Satisfy Your Sweet Tooth in Moderation: If you view your added-sugar ban as a test of your ability to resist anything sweet, you may be setting yourself up for failure. When cravings hit, satisfy them with whole food-based alternatives. Craving chocolate? Tray snacking on some lightly thawed frozen red cherries or microwave some dried prunes for about 10 seconds – you might be amazed to discover some new more nutritious ways to sate your sweet tooth.
       Make Wise Choices When Eating Out: Sugar is hidden in many dishes at restaurants from the obvious sweet and sour sauce to the not so obvious salad dressing and rolls. Stick to salads with olive oil and vinegar, grilled meats and vegetable dishes without sauces. Choose water over sodas or mixed drinks. If you decide on dessert, opt for fresh fruit or share a portion of a sweet treat.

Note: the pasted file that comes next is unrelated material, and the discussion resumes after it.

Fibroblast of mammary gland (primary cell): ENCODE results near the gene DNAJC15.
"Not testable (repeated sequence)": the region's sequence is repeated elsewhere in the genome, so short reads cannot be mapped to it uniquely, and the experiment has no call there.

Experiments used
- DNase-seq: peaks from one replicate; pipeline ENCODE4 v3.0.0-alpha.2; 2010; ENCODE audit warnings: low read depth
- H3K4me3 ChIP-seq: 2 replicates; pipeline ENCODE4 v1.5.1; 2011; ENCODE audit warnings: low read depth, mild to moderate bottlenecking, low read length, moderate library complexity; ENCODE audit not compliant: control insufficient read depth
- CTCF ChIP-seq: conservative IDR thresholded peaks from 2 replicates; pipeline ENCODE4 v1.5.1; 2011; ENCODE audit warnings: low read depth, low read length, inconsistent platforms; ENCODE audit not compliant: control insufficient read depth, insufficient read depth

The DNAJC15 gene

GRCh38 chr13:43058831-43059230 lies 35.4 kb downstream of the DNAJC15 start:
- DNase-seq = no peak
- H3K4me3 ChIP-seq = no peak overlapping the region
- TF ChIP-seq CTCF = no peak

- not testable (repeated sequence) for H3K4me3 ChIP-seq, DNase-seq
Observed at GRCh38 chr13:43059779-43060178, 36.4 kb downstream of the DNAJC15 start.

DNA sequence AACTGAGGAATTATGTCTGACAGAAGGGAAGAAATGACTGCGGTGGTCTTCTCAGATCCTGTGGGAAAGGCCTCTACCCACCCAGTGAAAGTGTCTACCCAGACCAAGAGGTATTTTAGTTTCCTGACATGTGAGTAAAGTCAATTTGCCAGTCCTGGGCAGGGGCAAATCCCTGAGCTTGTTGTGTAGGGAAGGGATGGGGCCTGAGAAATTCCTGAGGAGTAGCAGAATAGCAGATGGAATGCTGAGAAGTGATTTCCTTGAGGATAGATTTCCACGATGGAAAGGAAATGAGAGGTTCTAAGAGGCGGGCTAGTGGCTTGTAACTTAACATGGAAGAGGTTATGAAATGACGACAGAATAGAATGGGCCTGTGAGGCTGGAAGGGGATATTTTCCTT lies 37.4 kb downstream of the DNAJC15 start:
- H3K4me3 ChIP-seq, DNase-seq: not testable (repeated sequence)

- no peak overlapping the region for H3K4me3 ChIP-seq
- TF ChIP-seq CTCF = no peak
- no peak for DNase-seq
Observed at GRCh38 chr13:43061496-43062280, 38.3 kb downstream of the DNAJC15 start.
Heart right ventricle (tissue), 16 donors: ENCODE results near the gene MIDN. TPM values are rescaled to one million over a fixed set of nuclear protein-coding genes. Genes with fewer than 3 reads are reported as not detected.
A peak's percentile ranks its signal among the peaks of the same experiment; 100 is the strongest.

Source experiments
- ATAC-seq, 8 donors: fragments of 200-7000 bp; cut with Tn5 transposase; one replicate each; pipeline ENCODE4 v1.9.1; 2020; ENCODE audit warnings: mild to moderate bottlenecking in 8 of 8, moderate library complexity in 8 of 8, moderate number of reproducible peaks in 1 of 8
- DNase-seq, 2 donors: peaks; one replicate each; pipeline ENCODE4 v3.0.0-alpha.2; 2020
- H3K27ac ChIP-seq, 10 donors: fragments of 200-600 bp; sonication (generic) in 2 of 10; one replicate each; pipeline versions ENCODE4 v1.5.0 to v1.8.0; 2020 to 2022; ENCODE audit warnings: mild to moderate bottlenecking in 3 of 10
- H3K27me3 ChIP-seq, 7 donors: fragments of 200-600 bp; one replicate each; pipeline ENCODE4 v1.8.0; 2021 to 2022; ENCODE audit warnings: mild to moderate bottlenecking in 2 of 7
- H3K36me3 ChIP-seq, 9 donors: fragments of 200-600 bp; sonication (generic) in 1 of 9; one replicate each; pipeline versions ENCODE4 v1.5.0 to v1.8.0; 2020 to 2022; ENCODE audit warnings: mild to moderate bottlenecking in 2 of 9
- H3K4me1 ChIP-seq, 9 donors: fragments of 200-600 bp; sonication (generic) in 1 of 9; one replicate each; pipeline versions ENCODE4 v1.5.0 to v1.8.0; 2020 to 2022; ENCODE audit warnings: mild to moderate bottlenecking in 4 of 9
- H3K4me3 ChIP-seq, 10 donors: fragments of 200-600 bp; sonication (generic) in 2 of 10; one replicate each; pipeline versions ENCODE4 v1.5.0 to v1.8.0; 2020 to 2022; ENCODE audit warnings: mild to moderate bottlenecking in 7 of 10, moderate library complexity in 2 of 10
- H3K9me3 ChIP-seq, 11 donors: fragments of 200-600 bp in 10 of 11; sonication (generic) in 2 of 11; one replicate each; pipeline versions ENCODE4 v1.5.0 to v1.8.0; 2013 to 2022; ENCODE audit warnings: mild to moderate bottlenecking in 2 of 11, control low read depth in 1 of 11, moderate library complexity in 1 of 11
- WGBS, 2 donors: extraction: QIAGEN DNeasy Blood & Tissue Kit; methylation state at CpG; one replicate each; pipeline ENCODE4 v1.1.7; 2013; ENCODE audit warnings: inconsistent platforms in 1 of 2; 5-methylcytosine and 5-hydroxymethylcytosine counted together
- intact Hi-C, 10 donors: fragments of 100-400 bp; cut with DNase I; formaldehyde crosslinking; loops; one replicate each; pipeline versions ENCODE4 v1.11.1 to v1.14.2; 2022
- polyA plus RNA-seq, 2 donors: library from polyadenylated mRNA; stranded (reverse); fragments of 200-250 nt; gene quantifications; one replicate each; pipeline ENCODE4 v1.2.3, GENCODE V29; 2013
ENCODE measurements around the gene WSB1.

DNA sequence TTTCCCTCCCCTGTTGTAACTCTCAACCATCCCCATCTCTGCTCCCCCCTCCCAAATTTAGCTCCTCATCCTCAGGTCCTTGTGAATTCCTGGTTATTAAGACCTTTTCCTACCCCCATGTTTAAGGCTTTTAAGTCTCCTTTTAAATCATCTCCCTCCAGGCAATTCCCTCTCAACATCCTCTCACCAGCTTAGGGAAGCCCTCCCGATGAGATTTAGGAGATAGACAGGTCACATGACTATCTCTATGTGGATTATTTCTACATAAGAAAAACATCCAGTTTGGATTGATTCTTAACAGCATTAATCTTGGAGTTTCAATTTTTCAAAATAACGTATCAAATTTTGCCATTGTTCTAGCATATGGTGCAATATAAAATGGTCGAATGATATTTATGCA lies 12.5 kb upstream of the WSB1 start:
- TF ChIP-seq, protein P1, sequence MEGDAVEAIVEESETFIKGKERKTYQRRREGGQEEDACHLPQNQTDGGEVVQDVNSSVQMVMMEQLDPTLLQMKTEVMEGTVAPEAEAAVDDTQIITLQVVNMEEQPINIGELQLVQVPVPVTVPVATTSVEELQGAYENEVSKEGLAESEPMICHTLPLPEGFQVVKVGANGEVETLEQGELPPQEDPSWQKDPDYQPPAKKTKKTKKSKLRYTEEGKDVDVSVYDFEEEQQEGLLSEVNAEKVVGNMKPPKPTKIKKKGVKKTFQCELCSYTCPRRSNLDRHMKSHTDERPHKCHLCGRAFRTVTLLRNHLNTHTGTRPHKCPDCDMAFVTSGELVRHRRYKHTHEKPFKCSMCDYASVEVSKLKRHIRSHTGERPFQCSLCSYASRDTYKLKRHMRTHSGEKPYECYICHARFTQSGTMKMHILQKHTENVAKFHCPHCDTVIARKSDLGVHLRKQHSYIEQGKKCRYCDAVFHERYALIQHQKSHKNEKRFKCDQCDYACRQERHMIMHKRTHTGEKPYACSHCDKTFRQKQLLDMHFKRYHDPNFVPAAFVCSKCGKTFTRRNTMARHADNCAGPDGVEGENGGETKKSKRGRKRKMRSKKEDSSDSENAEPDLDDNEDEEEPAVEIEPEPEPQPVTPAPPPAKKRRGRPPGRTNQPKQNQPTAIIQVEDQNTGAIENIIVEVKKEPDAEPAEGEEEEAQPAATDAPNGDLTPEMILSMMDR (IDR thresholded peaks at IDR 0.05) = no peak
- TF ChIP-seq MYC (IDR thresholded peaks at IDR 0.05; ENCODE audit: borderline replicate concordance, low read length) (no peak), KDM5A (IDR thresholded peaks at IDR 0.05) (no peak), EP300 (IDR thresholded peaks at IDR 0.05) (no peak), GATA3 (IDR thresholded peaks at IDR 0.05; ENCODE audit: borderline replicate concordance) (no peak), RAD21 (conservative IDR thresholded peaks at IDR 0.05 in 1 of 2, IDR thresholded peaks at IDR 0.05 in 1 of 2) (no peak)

Enlist a Friend: If you have someone who has the same goal as you, you can join forces to reduce your sugar intake. Finding a friend, spouse or co-worker makes it that much more enjoyable and doable.
       Exercise: Research has shown that forty-five minutes of moderate to vigorous morning exercise like a brisk walk or jog can reduce your daytime food cravings. Being active has the additional benefit of giving you more energy throughout the day and can help you with healthy weight loss.
The Long Haul
Reducing the amount of sugar and refined carbohydrates in your diet is doable, but requires a realistic and sustainable plan. Keep the long-term goals at the forefront of your mind. Set some mini-goals and decide which areas to focus on. Just a few days of less sugar will help you to re-adjust your taste buds, get you into the habit of checking nutrition labels and help you to discover ways to satisfy your sweet tooth with whole and minimally processed foods.